Study Reveals Work Stress Damages Health Just as Much as Secondhand Smoke Exposure

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Marji_080915_2According to new research published in the journal Behavioral Science & Policy Association, work stress damages our health just as much as exposure to secondhand cigarette smoke.

The study, conducted by researchers from Harvard Business School in Boston, MA, analyzed 228 studies that looked at the effects of work stressors (e.g., job security, family-work conflict, long work hours, and job demands) on four health outcomes: mortality, the presence of a diagnosed medical condition, self-reported poor mental health, and self-reported poor physical health.

Researchers discovered that workers who have high job demands are 50% more likely to develop a medical condition than those without this stressor. Job security was associated with a 50% higher risk of poor physical and mental health, and long work hours were linked to a 20% higher mortality risk.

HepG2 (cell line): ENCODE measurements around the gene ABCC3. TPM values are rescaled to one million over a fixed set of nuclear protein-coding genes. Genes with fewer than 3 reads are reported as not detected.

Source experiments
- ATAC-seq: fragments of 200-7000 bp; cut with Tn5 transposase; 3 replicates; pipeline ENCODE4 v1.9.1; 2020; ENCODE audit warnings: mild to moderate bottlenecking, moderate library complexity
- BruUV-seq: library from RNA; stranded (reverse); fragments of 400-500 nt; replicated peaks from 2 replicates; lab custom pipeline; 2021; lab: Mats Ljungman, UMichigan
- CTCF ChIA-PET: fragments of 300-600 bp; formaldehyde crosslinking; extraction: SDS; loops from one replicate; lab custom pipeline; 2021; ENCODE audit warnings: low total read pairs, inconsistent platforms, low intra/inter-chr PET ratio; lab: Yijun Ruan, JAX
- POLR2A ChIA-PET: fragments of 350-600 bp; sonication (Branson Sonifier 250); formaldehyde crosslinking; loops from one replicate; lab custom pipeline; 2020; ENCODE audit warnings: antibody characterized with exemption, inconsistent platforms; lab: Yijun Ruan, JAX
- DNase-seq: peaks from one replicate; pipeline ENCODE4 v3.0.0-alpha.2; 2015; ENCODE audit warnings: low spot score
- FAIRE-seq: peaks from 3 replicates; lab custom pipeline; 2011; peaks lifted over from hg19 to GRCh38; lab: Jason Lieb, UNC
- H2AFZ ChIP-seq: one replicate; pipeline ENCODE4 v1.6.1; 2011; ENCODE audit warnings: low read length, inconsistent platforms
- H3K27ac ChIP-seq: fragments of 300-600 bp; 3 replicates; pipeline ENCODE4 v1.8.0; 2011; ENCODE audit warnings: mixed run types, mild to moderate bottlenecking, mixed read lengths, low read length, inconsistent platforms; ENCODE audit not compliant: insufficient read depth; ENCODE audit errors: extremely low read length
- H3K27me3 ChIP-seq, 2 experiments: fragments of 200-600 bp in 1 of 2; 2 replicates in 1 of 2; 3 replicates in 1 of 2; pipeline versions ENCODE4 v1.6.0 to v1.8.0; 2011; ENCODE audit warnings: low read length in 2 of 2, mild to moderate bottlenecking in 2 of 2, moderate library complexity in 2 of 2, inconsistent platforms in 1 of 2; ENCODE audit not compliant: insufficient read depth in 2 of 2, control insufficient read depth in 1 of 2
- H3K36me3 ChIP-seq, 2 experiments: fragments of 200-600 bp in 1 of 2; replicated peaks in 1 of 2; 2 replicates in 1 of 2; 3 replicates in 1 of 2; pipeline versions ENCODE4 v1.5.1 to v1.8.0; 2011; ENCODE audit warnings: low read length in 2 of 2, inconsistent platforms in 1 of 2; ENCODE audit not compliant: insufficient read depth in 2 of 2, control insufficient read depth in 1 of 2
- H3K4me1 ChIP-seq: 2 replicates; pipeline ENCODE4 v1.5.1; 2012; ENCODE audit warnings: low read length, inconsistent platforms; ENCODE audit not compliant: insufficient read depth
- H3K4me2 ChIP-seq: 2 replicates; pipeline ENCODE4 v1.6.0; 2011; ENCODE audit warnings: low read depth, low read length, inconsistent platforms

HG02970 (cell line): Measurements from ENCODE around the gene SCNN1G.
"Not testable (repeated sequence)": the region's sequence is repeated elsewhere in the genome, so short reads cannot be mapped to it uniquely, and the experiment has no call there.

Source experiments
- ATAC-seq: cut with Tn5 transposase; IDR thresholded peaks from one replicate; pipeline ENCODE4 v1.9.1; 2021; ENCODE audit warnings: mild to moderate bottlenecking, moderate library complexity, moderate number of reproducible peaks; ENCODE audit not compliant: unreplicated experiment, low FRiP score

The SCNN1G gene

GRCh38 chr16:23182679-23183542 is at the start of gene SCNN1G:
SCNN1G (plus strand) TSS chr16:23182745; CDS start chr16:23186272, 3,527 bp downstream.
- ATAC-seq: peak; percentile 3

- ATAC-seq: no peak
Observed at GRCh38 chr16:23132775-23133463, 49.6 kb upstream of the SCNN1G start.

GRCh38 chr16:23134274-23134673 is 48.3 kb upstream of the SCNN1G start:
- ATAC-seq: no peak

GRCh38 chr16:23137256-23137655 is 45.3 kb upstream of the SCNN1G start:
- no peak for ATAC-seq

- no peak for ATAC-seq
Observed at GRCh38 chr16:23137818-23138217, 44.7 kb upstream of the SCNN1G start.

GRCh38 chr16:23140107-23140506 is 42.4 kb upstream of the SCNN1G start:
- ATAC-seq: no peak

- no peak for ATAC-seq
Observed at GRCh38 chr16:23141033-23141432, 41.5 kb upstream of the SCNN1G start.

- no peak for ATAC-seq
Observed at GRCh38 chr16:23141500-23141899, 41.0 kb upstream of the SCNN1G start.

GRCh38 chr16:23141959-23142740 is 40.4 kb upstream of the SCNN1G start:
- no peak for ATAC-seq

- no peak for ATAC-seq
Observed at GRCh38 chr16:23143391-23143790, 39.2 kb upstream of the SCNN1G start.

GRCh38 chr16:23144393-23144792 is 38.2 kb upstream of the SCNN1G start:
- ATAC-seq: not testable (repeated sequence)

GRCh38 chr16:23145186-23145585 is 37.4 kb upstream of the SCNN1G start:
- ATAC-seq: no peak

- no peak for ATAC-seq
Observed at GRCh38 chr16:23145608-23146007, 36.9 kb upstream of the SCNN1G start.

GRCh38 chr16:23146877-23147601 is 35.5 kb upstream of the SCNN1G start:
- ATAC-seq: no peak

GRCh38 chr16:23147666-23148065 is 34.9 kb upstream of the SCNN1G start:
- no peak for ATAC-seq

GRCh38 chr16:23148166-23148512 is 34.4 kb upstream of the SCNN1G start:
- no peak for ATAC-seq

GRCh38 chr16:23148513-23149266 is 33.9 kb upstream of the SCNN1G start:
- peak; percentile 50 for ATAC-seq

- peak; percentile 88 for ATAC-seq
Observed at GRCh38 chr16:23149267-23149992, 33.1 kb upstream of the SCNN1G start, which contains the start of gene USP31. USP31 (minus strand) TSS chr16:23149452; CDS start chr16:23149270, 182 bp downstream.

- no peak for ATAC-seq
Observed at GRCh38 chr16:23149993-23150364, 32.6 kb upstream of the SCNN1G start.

The team writes, “The results of our meta-analysis shows that workplace stressors generally increased the odds of poor health outcomes to approximately the same extent as exposure to secondhand smoke.”

Study author Joel Goh suggests that policymakers need to address workplace practices that continue to contribute to job-related stress.

The team notes that “possible job redesigns could involve limiting working hours, reducing shift work and unpredictable working hours, and encouraging flexible work arrangements that help employees to achieve a better balance between their work life and their family life.”

According to the American Psychological Association’s (APA) latest “Stress in America” survey, money is the main cause of stress in the U.S., with work being a close second.

Sources for Today’s Article:
Goh, J., et al., “Workplace stressors & health outcomes: health policy for the workplace,” Behavioral Science & Policy Association, published online September 2015; https://behavioralpolicy.org/article/workplace-stressors-health-outcomes/
Whiteman, H. “Work stress ‘damages health as much as secondhand smoke exposure’,” Medical News Today web site, September 7, 2015; http://www.medicalnewstoday.com/articles/299142.php.




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